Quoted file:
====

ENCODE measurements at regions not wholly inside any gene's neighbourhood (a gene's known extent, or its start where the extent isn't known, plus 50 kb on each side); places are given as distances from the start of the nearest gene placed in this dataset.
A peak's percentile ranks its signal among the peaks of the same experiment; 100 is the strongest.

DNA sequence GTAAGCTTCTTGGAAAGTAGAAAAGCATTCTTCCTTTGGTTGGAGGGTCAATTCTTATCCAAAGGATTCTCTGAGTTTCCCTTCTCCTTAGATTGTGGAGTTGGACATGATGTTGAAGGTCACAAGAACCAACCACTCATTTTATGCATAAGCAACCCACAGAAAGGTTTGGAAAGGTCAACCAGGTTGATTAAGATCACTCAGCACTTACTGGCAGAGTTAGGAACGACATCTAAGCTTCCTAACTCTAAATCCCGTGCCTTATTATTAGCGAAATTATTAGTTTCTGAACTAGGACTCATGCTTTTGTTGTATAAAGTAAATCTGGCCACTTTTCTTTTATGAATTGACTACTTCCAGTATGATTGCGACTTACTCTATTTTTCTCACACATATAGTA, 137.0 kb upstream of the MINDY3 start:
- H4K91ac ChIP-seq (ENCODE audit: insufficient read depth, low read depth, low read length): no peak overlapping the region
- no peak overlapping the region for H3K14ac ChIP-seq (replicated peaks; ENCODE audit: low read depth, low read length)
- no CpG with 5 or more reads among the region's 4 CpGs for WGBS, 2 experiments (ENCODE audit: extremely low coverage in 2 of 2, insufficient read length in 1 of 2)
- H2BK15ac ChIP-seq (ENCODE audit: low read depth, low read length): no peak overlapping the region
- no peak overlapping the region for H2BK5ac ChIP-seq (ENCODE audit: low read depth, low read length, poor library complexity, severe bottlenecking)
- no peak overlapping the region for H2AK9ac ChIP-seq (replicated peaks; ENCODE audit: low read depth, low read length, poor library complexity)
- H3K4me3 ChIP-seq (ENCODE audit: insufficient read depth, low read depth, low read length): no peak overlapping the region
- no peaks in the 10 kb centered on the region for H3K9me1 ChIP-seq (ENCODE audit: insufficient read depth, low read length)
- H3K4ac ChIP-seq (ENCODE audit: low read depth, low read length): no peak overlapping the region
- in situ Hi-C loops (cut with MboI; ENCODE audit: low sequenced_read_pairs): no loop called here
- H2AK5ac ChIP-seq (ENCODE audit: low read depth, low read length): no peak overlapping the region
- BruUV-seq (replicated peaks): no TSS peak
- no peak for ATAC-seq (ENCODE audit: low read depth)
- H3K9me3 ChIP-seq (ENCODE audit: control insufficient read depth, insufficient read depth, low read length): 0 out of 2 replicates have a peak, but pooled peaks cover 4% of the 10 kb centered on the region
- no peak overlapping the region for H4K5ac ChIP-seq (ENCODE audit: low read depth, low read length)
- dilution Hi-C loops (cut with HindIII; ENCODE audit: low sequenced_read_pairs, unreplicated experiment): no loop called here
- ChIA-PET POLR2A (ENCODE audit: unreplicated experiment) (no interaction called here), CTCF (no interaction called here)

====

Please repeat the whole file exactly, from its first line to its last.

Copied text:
ENCODE measurements at regions not wholly inside any gene's neighbourhood (a gene's known extent, or its start where the extent isn't known, plus 50 kb on each side); places are given as distances from the start of the nearest gene placed in this dataset.
A peak's percentile ranks its signal among the peaks of the same experiment; 100 is the strongest.

DNA sequence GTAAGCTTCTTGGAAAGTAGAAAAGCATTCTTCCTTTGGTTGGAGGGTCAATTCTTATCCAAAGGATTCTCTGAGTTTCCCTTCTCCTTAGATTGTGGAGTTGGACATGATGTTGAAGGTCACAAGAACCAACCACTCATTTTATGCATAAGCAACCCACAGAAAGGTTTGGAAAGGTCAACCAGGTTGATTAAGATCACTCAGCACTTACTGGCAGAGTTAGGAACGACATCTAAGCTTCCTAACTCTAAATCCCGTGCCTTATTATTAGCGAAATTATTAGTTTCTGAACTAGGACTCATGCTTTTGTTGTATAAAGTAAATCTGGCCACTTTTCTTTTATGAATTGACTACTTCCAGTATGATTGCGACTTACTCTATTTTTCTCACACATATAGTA, 137.0 kb upstream of the MINDY3 start:
- H4K91ac ChIP-seq (ENCODE audit: insufficient read depth, low read depth, low read length): no peak overlapping the region
- no peak overlapping the region for H3K14ac ChIP-seq (replicated peaks; ENCODE audit: low read depth, low read length)
- no CpG with 5 or more reads among the region's 4 CpGs for WGBS, 2 experiments (ENCODE audit: extremely low coverage in 2 of 2, insufficient read length in 1 of 2)
- H2BK15ac ChIP-seq (ENCODE audit: low read depth, low read length): no peak overlapping the region
- no peak overlapping the region for H2BK5ac ChIP-seq (ENCODE audit: low read depth, low read length, poor library complexity, severe bottlenecking)
- no peak overlapping the region for H2AK9ac ChIP-seq (replicated peaks; ENCODE audit: low read depth, low read length, poor library complexity)
- H3K4me3 ChIP-seq (ENCODE audit: insufficient read depth, low read depth, low read length): no peak overlapping the region
- no peaks in the 10 kb centered on the region for H3K9me1 ChIP-seq (ENCODE audit: insufficient read depth, low read length)
- H3K4ac ChIP-seq (ENCODE audit: low read depth, low read length): no peak overlapping the region
- in situ Hi-C loops (cut with MboI; ENCODE audit: low sequenced_read_pairs): no loop called here
- H2AK5ac ChIP-seq (ENCODE audit: low read depth, low read length): no peak overlapping the region
- BruUV-seq (replicated peaks): no TSS peak
- no peak for ATAC-seq (ENCODE audit: low read depth)
- H3K9me3 ChIP-seq (ENCODE audit: control insufficient read depth, insufficient read depth, low read length): 0 out of 2 replicates have a peak, but pooled peaks cover 4% of the 10 kb centered on the region
- no peak overlapping the region for H4K5ac ChIP-seq (ENCODE audit: low read depth, low read length)
- dilution Hi-C loops (cut with HindIII; ENCODE audit: low sequenced_read_pairs, unreplicated experiment): no loop called here
- ChIA-PET POLR2A (ENCODE audit: unreplicated experiment) (no interaction called here), CTCF (no interaction called here)